Wednesday, 29 June 2011

The Slaying of Dhumralochana - The Slaying of Chanda and Munda

Chapter 6

The Slaying of Dhumralochana

The Rishi said: The messenger, filled with indignation on hearing the words of the Devi, returned and related them in detail to the king of the daityas. Then the asura monarch, enraged on hearing that report from his messenger, told Dhumralochana, a chieftain of the daityas:

'O Dhumralochana, hasten together with your army and fetch here by force that shrew, distressed when dragged by her hair. Or if any one else stands up as her saviour, let him be slain, be he a god, a yaksa or a gandharva.'

The Rishi said: Then the asura Dhumralochana, commanded thus by Shumbha, went forth quickly, accompanied by sixty thousand asuras. On seeing the Devi stationed on the snowy mountain, he asked her aloud, ‘Come to the presence of Shumbha and Nishumbha.’ When Sheba, the lord of asuras, heard that asura Dhumralochana was slain by the Devi and all his army was destroyed by the lion of the Devi, he was infuriated, his lip quivered and he commanded the two mighty asuras Chanda and Munda: 'O Chanda, O Munda, go there with large forces, and bring her here speedily, dragging her by her hair or binding her. But if you have any doubt about doing that, then let the asuras strike (her) in the fight with all their weapons. When that shrew is wounded and her lion stricken down, seize that Ambika, bind and bring her quickly.' Here ends the sixth chapter called 'The Slaying of Dhumralochana' of Devi-Mahatmya in Markandeya Purana during the period of Savarni, the Manu.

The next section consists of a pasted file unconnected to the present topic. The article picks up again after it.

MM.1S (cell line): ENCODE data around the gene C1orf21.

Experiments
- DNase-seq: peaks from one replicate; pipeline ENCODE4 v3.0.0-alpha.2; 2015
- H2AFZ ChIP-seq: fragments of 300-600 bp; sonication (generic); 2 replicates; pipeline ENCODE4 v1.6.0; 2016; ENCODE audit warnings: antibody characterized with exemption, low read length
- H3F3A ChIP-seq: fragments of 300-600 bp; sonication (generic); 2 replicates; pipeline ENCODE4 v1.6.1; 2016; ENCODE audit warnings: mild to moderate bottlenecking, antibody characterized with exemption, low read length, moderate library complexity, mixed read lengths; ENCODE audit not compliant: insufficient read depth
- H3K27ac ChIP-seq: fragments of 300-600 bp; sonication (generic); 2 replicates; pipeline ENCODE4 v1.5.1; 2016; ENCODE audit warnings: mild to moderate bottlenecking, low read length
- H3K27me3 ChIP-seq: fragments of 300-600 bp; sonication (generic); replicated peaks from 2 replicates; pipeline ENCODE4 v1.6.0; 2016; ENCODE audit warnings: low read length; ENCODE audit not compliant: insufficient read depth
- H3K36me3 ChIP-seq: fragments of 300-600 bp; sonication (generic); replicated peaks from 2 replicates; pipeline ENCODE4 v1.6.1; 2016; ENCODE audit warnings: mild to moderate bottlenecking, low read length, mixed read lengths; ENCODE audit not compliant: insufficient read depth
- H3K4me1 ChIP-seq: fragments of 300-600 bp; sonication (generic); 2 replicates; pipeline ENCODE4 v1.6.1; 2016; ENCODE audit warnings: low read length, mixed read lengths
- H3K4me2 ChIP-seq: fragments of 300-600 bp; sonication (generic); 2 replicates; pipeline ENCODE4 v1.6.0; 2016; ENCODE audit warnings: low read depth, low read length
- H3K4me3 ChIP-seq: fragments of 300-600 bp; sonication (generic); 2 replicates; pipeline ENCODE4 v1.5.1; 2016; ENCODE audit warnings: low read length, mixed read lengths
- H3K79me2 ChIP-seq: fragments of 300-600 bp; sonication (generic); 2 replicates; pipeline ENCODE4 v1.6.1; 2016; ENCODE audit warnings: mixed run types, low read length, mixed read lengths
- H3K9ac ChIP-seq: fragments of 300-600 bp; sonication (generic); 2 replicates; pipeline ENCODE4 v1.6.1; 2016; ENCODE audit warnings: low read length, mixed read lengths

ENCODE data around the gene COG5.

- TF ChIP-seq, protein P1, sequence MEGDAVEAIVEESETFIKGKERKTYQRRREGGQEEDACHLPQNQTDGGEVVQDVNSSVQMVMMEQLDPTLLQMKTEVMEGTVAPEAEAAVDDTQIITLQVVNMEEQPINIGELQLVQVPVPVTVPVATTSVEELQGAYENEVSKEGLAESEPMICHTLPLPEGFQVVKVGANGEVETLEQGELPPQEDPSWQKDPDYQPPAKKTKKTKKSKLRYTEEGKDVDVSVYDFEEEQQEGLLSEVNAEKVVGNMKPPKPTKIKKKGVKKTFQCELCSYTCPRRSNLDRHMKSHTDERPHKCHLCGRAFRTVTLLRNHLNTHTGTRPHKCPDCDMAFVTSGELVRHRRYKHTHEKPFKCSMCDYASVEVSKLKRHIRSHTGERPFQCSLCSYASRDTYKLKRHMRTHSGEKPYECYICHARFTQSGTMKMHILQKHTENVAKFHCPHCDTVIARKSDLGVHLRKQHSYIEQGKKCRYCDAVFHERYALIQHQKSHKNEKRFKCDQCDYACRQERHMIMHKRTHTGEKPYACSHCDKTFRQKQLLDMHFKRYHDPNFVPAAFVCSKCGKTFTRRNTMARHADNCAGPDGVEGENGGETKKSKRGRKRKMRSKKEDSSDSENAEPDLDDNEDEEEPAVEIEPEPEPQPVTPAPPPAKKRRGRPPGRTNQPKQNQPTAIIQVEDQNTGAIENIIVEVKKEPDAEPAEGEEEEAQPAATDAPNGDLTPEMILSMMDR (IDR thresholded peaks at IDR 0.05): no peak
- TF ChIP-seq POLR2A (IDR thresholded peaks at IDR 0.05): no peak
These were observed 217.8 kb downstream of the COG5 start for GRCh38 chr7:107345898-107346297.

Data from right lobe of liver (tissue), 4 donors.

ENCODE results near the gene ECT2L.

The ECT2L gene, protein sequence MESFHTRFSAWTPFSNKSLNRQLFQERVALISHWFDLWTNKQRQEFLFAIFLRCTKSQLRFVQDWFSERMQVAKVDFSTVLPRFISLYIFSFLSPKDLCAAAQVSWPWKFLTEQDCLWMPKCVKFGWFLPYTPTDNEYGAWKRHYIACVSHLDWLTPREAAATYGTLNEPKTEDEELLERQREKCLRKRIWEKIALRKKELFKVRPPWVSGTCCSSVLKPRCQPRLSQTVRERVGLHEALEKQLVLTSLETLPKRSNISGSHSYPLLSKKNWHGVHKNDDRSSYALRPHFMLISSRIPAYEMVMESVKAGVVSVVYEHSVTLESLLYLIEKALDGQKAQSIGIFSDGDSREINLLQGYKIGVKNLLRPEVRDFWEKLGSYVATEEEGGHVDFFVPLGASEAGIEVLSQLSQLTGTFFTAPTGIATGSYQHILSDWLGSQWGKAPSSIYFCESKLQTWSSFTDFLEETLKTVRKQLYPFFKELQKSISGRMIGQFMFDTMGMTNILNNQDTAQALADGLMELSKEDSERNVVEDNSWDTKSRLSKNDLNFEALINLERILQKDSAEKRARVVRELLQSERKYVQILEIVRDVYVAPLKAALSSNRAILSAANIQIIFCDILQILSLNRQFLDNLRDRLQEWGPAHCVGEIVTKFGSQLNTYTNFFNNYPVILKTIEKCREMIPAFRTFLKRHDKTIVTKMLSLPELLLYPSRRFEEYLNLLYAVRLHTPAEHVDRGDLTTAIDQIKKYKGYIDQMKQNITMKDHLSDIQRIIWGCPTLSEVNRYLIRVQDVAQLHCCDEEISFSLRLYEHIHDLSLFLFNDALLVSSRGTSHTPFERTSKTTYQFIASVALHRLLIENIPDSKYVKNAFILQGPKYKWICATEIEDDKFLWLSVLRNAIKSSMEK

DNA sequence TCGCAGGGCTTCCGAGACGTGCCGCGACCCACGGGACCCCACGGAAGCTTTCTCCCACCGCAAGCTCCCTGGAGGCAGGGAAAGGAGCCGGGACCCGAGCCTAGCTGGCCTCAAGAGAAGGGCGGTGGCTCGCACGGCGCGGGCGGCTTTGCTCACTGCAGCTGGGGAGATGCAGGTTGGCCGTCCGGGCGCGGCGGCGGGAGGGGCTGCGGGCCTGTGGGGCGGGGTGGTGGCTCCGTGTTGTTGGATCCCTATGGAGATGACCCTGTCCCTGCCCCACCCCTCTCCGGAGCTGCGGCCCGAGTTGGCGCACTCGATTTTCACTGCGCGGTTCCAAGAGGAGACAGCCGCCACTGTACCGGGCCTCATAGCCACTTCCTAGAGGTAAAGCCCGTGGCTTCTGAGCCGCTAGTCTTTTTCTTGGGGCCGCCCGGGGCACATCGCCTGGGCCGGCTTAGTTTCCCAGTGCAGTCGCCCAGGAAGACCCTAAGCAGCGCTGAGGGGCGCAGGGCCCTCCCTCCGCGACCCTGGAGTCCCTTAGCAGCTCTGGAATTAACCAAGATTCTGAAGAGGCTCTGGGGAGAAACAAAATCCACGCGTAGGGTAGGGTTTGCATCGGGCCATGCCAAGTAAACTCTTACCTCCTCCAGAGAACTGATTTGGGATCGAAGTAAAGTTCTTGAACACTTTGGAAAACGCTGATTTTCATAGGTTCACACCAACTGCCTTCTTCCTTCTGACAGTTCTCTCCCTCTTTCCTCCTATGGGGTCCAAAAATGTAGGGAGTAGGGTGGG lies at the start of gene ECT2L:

Chapter 7

The Slaying of Chanda and Munda

The Rishi said:

Then at his command the asuras, fully armed, and with Chanda and Munda at their head, marched in fourfold array. They saw the Devi, smiling gently, seated upon the lion on a huge golden peak of the great mountain.

On seeing her, some of them excited themselves and made an effort to capture her, and others approached her, with their bows bent and swords drawn.

Thereupon Ambika became terribly angry with those foes, and in her anger her countenance then became dark as ink. Out from the surface of her forehead, fierce with frown, suddenly issued Kali of terrible countenance, armed with a sword and noose. Bearing the strange skull-topped staff, decorated with a garland of skulls, clad in a tiger's skin, very appalling owing to her emaciated flesh, with gaping mouth, fearful with her tongue lolling out, having deep-sunk reddish eyes and filling the regions of the sky with her roars, and falling upon impetuously and slaughtering the great asuras in that army, she devoured those hosts of the foes of the devas.

Then the Devi, mounting upon her great lion, rushed at Chanda, and seizing him by his hair, severed his head with her sword. Seeing Chanda being slain, Munda also rushed at her. She felled him also to the ground, striking him with her sword in her fury.

Seeing the most valiant Chanda and Munda laid low, the remaining army there became panicky and fled in all directions. And Kali, holding the heads of Chanda and Munda in her hands, approached Chandika and said, 'Here have I brought you the heads of Chanda and Munda as two great animal offerings in this sacrifice of battle; Shumbha and Nishumbha, you shall yourself slay.'

The Rishi said: Thereupon seeing those asuras, Chanda and Munda brought to her, the auspicious Chandika said to Kali these playful words: 'Because you have brought me both Chanda and Munda, you O Devi, shall be famed in the world by the name Chamunda. Here ends the seventh chapter called 'The slaying of Chanda and Munda' of Devi-Mahatmya in Markandeya Purana, during the period of Savarni, the Manu.

No comments:

Post a Comment